Within the exhibitor universe, there was a 41 percent increase in energy storage-related companies in the EES North America portion of the show, or about 20 percent of the exhibitor universe. Last year, there were 521 exhibitors.
Overall, the show attracted some 18,000 attendees from over 80 countries, a flat count compared with last year, filling the three stories of exhibition hall space at the Moscone Center. Highly visual attractions like SmartFlower’s launch of its 20-foot-high petal-shaped tracker, and a flying maintenance drone equipped with infrared and thermal sensors helped draw the crowd.
One notable high point in the show was the standing-room-only keynote address by Ali Zaidi, the White House Office of Management and Budget’s associate director for natural resources, energy and science. Zaidi urged policy makers to take the long view when setting solar and renewables positions.
Energy storage continued to be the fastest-growing segment of the show, buoyed by the renewal of the federal ITC credits. More component manufacturers from more countries were present, and features like display electric vehicles helped promote the trend. EES, which covers the value chain from batteries to final solutions, co-hosted the show. EES also holds shows in Munich and Mumbai, while InterSolar covers most regions on the planet.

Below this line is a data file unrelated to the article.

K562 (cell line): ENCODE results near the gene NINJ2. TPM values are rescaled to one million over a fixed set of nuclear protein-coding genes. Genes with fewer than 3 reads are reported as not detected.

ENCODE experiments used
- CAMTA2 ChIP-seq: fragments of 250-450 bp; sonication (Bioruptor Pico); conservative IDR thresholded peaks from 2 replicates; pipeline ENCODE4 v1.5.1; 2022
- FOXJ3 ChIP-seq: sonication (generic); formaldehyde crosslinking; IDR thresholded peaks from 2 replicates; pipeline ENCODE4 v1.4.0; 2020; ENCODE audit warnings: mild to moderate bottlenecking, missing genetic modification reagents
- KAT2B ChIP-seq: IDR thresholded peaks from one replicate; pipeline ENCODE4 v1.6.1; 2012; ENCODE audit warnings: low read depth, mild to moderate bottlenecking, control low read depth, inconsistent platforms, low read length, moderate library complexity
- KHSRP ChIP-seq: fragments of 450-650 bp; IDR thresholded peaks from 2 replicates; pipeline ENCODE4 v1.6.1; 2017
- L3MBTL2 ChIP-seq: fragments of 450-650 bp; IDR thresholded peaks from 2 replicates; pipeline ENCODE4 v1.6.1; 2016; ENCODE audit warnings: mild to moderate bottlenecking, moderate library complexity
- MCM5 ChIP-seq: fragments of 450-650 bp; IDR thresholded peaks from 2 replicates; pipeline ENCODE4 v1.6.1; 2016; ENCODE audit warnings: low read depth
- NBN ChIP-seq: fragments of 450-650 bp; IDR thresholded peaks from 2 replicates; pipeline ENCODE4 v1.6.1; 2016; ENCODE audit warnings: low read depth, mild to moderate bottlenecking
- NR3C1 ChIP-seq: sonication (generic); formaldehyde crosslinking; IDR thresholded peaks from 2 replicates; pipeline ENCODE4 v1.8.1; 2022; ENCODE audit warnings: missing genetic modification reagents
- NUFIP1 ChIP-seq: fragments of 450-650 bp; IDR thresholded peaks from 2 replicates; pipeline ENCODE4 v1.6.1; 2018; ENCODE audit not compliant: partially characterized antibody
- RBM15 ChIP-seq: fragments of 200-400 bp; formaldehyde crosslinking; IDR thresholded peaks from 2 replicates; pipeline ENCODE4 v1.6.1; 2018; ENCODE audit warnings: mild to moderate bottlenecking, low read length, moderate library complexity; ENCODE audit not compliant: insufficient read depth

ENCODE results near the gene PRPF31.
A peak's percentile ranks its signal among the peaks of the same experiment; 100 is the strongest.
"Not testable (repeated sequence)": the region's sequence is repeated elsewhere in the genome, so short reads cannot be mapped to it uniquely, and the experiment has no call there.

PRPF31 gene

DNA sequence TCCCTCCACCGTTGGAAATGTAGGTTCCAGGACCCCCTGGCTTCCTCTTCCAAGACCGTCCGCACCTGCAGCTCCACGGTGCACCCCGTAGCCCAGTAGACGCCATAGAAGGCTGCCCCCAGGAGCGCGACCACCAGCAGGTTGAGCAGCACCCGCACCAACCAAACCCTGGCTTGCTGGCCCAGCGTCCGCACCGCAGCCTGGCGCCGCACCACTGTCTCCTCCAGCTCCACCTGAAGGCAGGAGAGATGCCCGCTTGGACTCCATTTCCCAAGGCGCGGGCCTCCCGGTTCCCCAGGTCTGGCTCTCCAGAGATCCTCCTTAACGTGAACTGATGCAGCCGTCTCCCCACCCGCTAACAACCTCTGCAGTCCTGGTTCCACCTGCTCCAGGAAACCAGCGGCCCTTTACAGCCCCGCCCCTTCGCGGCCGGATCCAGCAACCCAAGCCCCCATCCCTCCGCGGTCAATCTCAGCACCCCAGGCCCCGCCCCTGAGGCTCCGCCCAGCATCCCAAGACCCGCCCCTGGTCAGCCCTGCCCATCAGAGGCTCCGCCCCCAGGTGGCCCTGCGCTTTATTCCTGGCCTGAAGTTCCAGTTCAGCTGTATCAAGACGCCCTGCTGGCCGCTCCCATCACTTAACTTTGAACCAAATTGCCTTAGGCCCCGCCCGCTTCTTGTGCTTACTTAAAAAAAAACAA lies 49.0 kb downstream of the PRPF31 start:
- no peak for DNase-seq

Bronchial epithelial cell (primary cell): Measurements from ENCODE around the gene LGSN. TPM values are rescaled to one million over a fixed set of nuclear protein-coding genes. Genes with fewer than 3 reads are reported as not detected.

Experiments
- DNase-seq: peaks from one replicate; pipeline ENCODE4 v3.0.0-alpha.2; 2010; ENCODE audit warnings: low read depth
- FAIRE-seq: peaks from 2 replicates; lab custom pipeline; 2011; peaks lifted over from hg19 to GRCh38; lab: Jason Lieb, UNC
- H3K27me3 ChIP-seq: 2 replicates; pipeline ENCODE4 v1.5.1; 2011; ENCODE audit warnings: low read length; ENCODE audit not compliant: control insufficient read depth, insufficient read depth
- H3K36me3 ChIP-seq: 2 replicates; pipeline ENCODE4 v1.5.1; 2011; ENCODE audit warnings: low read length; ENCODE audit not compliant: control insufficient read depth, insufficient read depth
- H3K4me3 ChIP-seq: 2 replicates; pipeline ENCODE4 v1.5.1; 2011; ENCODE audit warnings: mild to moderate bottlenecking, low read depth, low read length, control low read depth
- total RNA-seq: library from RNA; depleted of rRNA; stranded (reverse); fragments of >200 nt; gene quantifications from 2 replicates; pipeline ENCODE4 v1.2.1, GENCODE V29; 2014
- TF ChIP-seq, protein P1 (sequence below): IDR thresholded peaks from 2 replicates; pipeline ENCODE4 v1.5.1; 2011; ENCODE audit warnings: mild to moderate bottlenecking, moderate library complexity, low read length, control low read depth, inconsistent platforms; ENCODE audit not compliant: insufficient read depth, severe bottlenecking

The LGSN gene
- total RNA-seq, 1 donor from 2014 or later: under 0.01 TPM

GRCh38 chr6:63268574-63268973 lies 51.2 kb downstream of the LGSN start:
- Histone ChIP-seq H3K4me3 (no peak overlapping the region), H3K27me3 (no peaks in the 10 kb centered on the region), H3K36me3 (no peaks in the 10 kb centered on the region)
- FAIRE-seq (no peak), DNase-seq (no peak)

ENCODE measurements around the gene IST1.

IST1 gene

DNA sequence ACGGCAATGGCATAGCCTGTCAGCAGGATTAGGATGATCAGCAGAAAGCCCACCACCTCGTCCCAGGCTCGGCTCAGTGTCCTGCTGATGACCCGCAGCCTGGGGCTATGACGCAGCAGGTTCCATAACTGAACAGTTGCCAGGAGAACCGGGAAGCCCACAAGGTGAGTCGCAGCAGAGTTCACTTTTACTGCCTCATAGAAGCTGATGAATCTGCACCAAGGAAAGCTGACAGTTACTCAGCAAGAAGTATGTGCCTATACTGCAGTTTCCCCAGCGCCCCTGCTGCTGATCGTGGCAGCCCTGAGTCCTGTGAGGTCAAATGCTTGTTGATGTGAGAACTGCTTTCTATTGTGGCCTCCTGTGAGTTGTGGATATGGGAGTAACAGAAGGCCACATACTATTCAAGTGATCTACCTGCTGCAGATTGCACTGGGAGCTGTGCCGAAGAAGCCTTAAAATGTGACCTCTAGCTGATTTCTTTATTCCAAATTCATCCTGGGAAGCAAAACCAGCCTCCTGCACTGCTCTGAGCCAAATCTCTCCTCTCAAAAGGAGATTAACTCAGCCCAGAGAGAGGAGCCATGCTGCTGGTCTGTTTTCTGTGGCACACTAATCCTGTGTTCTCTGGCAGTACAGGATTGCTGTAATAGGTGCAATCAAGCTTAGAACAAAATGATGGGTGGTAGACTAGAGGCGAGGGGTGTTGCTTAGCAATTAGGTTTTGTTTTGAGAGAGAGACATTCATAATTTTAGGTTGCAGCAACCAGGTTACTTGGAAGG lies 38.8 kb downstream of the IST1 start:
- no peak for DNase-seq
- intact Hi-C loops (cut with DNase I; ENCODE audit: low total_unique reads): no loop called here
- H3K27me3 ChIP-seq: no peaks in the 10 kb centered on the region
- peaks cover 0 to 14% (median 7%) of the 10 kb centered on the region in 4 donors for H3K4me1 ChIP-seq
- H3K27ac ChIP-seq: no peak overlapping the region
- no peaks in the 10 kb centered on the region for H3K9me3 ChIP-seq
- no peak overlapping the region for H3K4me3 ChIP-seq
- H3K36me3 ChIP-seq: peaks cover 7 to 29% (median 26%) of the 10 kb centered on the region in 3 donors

Within the growing session program, some 39 panel presentations were made by 260 speakers, and 22 workshops offered continued learning credits for solar installation professionals. Speaker numbers were up 60 from last year.
Among collaborating organizations involved in the workshops were the California Solar Energy Industries Association (CALSEIA), the North American Board of Certified Energy Professionals (NABCEP) and the National Alliance for Advanced Transportation Batteries (NAATBatt). Within the workshop lineup, CALSEIA again hosted its day-long Contractor Day for solar installers and marketers.
In addition to the practical presentations, CALSEIA executive director Bernadette Del Chiaro explained the latest developments in state rate structuring and net metering, including the trend-setting California situation. Her organization takes a lead U.S. lobby role on both state and national levels to foster solar industry growth.